Pachira Money Tree Plant
Learn How to Care Money Tree Plant, growing Pachira Aquatica, History of the Pachira Money tree, uses, and more about this plant. It is a tropical evergreen estuarine species plant, which is native to the banks of the river from Mexico to the tropical rainforest of northern South America. The money tree is usually a tropical ornamental plant and is grown out in a frost-free climate for edible nuts. Money Tree Plant is cultivated in Hawaii and southern California.
In traditional Feng Shui, there are some plants along with other things that are considered to be a positive energy wealth plant; Pachira is such a plant which is to increase the energy and wealth and display it in the money center. For this reason, it is also called a money tree, although it is also very famous in other areas as the houseplant and bonsai.
History of the Money Tree Plant
Nowadays, Money Tree Plants will be found around Asia, Europe, and the United States. In Asia, this plant has great cultural significance and it is often decorated with red ribbons and other ornaments. These plants are a symbol of good fortune; it is believed that this plant can bring prosperity (wealth) to your home. Each of its branches has five leaves, which represent five fundamental feng shui elements (wood, water, fire, earth, and metal). It is possible to find a branch with six or seven leaves, though it is quite rare. The extra leaf section indicates your great fortune. Read more.
Scientific name Pachira Aquatica
Common name Guiana chestnut, Chestnut, Malabar chestnut
Plant type Houseplant
Sun required Full Sun to part shade
Flower color Opens like a banana peel and Hair like yellow-orange stamens
Blooming Seasonal bloomer
Soil Medium to wet soil
Soil PH 6.0- 7.5
Pachira Aquatica is also known by many common names, Guiana chestnut, Chestnut, and Malabar chestnut. In addition, it is often sold commercially in the name of a houseplant or money tree plant, money plant or as a bonsai.
Growing condition of Pachira aquatica
Soil and location
Pachira is winter hardy to USDA zones 10-12, where it is grown in medium to wet soil in full sun to part shade. These plants can tolerate close to the entire shade, they fit best in protected areas with strong winds. These plants grow well in flooded areas too, they require frequent moisture.
Upland trees often require adequate water so that the soil is continuously moist. According to Missouri Botanical Gardens, indoor plants also require frequent moisture, but in moderate amounts. Potted soil which is very soggy or flooded, it can promote fungal diseases.
This plant sits well in the middle of the room. Do not keep this plant under the temperature below 50 degrees F (10 degrees C) as it is tropical plants and can cause damage to the plant by low temperature, however, it can tolerate moderate cold temperatures for a while.
How to care Money Tree Plant ( Pachira Aquatica)
- Place the money tree in a simple humid room and give it deep water, as long as the water is not flowing out of the lower surface of the container. Before re-watering, let the soil of the pot surface dry up, and re-water.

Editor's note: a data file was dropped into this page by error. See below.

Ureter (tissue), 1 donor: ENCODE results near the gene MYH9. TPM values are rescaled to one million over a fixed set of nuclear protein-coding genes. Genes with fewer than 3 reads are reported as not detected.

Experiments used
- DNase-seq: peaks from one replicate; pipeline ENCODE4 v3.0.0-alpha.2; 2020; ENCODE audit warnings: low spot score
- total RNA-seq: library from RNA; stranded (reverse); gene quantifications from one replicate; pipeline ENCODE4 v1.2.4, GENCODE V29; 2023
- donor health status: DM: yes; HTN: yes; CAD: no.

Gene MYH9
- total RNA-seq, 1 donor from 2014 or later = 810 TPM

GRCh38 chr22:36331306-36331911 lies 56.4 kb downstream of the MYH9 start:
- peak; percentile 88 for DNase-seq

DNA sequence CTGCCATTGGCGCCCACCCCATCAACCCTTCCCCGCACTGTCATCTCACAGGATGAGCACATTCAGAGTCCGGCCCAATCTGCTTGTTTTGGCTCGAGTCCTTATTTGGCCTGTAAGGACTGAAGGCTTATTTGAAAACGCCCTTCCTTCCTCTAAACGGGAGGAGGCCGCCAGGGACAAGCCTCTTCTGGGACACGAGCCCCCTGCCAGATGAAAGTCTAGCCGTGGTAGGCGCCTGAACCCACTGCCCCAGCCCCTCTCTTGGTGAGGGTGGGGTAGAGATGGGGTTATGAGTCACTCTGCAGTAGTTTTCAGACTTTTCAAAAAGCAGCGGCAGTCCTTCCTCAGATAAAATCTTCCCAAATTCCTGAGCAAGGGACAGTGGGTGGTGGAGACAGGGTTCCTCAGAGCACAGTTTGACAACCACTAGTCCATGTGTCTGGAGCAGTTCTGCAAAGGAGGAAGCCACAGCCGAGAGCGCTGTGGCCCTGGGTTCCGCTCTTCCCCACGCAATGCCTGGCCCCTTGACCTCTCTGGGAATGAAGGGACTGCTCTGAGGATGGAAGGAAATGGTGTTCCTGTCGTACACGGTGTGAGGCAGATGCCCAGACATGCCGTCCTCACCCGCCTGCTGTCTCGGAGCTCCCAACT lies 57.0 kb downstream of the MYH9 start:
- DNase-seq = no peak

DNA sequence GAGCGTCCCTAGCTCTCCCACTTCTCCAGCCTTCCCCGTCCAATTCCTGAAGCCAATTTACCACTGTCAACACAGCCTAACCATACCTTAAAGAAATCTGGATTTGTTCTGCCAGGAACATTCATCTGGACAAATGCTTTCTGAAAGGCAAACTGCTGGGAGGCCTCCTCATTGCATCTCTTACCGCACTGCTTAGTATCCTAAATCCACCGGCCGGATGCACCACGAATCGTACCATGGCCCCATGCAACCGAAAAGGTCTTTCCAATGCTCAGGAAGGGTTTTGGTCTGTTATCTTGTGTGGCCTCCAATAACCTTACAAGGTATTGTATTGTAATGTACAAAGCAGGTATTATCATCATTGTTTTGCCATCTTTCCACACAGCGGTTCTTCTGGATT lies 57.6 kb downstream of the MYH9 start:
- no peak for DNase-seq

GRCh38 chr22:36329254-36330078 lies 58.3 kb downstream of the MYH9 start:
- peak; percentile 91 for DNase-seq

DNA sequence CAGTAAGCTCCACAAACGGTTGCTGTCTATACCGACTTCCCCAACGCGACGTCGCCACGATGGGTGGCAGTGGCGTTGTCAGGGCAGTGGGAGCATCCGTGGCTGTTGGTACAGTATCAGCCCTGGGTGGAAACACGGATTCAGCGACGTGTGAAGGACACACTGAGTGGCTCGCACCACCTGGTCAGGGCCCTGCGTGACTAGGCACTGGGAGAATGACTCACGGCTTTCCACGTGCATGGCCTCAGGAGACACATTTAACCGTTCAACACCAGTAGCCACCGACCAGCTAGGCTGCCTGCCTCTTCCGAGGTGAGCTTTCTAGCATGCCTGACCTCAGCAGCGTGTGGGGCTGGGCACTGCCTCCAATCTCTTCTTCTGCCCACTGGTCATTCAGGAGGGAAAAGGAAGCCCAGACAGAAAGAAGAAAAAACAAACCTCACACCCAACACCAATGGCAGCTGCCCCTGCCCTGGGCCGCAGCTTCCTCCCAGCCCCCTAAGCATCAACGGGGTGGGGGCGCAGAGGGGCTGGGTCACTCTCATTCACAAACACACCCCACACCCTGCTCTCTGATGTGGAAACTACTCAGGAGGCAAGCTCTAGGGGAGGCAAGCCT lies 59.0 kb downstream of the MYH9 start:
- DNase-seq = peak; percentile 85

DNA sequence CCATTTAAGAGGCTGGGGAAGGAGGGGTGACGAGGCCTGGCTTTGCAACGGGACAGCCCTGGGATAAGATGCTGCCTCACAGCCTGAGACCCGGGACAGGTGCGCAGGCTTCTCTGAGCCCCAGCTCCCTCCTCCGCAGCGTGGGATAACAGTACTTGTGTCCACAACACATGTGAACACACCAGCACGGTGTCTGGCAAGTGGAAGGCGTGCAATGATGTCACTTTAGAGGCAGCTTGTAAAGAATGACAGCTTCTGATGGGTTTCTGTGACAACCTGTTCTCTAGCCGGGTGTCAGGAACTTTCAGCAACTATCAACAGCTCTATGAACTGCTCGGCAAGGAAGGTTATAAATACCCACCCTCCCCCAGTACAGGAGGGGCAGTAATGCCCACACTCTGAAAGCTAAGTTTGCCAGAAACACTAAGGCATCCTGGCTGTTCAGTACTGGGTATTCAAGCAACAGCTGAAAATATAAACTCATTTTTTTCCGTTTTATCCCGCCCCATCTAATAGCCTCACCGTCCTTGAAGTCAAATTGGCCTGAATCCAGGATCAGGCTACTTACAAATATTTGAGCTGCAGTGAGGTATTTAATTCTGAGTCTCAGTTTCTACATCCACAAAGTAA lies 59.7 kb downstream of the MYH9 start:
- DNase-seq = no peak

- If you are in hot or dry areas, then keep a pot on pebbled soccer which will increase humidity. Soccer full of water and pebbles will increase vaporization and humidity.
- Give it a fertilizer every two weeks, for this, you use dilute food half dilute food. Do not fertilize the plants in winter.
- The pachira plant does not need spraying anytime, but to take yearly care of your money tree remove the damaged part or dead branches of the plant, you need to prune, it encourages the growth of the plant.
- After every two years, re-pot your pachira plant and use the new growing medium. Do not transfer the plant too much.
- The money tree does not like to leave its leaves and move it over and over again. Keep them away from the drafty areas.
- Take Pachira money tree to the dappled light area in the summer days, but take it inside before the fall. Read more.
Potted pachira plant usually comes in a small container or poly bags. Therefore, it is recommended that you re-pot it again after the purchase. Keep repeating this process every 2-3 years for plants’ health.
Pest’s problem Money Tree Plant
According to the Missouri Botanical Gardens, these trees do not have serious pests or diseases. However, the Money Tree Plant developing inside the house may suffer from mealybug. In the leaves and stalks, soft, small brown worms are visible in clumps. To get rid of mealybug, take them out on a warm day, put a strong stream of water, it will also clear the dust from the leaves.
Uses of PachiraPlant
The attractive tropical plant for frost-free areas, which is very popular as houseplant and bonsai.
Its raw and cooked seeds taste like peanuts, when they are roasted in oil, it chestnuts taste. Roasted seeds look like cocoa. Flour made from seeds can be used to make bread. Roasted seeds are used to make drinks. Young leaves and flowers are also cooked and used as a vegetable.
The skin of immature and green fruit is used in the treatment of hepatitis. Its bark is used to treat stomach problems and headaches. The crushed leaves are used in skin burning sensation.